Amy: Hands-on experience is very valuable for anyone interested in learning more about any process. The science of the ceramics process can be far removed from the artist’s work, if one chooses to only use commercially formulated clay and glazes. I believe that it is very important to keep this knowledge of the process alive. So many things now are done for us. They’re mechanized and produced in such a way that is so far from handcraft, that the process is abstracted for most people. It is also a very different thing to read about or study something, than it is to do it yourself, with your own hands. There is no substitute for the experience of problem-solving your own specific situation. Personally observing the transformation of natural materials as they react to physical and chemical manipulations greatly enhances one’s understanding of the ceramics medium, as well as of our environment’s natural systems. First-hand education brings empowerment, and inspires further investigation.

Q: When should we apply for the residencies/workshops?

Amy: We have extended our deadline for applications for this summer’s VCAC residencies, so applications are now being accepted through June 25th.

Hot Raku kiln at night.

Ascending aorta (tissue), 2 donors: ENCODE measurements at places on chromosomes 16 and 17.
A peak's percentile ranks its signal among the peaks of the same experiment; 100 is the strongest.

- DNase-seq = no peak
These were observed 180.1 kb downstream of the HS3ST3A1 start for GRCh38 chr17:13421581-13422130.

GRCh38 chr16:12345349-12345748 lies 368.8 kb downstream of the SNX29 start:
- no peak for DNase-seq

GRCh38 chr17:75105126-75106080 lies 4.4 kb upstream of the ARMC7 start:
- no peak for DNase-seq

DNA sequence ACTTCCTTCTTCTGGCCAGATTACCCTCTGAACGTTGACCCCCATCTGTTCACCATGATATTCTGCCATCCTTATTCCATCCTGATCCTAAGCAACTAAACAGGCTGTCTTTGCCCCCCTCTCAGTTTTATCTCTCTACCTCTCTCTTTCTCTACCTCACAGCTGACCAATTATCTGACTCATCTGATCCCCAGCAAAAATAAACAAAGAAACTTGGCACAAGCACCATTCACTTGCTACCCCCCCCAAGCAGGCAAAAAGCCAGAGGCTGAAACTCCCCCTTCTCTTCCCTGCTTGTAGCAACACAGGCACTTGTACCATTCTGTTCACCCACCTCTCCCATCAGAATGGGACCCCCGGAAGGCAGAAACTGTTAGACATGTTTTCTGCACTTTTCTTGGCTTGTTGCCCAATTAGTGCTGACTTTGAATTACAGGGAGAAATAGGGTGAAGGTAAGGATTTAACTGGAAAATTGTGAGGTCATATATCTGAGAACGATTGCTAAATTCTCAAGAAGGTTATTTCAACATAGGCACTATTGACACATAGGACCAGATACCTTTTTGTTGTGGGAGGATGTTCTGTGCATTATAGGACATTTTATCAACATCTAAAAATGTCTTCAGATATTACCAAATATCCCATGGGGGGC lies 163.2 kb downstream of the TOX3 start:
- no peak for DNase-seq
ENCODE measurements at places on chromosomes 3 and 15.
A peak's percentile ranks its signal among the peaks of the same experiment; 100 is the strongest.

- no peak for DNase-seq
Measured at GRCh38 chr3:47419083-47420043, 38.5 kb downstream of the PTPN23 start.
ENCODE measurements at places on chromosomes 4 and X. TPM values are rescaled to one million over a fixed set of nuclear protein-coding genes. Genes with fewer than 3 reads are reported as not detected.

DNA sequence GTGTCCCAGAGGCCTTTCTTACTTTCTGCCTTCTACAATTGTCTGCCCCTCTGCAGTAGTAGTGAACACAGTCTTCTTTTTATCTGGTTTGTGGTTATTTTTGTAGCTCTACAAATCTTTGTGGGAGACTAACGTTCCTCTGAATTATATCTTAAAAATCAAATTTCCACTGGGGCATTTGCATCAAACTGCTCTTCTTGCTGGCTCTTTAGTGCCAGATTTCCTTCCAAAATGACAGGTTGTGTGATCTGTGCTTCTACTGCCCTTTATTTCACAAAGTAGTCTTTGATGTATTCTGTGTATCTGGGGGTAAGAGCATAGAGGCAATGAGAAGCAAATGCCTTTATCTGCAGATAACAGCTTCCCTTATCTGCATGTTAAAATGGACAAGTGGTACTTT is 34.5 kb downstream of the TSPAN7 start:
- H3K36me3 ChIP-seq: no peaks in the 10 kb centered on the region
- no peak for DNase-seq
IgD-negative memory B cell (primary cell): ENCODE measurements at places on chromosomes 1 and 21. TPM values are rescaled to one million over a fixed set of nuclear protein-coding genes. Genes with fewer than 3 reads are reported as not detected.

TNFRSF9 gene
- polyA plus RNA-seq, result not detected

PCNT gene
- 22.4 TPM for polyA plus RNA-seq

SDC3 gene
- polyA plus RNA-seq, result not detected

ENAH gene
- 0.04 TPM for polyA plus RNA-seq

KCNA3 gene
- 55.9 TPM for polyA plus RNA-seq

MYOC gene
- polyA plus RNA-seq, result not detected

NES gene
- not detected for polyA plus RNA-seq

VCAC has been created by artists, for artists with a strong dedication and investment in environmentally-concious processes and community-building. “Many other local residents have helped us a great deal as well. Whether it was lending their tractor or forklift, donating materials or funds, participating in our public events, or sharing their expertise, the local community around Ewen, Michigan has played a big role in our ability to make the Visitor Center Artist Camp a reality.”

Personally, two of my favorite things in life are being in the wilderness, and making things with clay. It seems as though VCAC provides the opportunity for a holistic synthesis of both all the while being surrounded by like-minded and inspired company.

Head over to to learn more about pricing, logistics, and financial aid opportunities for applicants. The deadline is June 25th , so go there today!

And finally, I’d like to thank Amy for the time she took to thoughtfully answer our questions, and for the admirable work she and her colleagues are doing with this project. Cheers, Amy!

Harry Levenstein

IG: @harrison_lev

Ten Tips to Reduce Studio Waste

Ten Tips to Reduce Studio Waste

Written By: Harry Levenstein

Just as there is an art to working with clay, there is also one to working with clay in a more sustainable way. Here at the NCECA Green Task Force we are continually working to bring awareness to the increasing importance of sustainability in our lives as artists and makers. In no particular order, here are our top 10 tips for reducing studio waste:

1. Sponge washin’ is fun washin’